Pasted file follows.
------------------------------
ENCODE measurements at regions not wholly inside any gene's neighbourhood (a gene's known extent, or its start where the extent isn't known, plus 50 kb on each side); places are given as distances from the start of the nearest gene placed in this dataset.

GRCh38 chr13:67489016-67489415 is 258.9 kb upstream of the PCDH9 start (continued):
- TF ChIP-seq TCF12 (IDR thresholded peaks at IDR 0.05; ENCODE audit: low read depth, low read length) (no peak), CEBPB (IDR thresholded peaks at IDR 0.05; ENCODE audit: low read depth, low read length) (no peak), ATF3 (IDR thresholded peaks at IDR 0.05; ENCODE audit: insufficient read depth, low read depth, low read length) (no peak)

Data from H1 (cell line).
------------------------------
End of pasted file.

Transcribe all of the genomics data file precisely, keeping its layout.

ENCODE measurements at regions not wholly inside any gene's neighbourhood (a gene's known extent, or its start where the extent isn't known, plus 50 kb on each side); places are given as distances from the start of the nearest gene placed in this dataset.

GRCh38 chr13:67489016-67489415 is 258.9 kb upstream of the PCDH9 start (continued):
- TF ChIP-seq TCF12 (IDR thresholded peaks at IDR 0.05; ENCODE audit: low read depth, low read length) (no peak), CEBPB (IDR thresholded peaks at IDR 0.05; ENCODE audit: low read depth, low read length) (no peak), ATF3 (IDR thresholded peaks at IDR 0.05; ENCODE audit: insufficient read depth, low read depth, low read length) (no peak)

Data from H1 (cell line).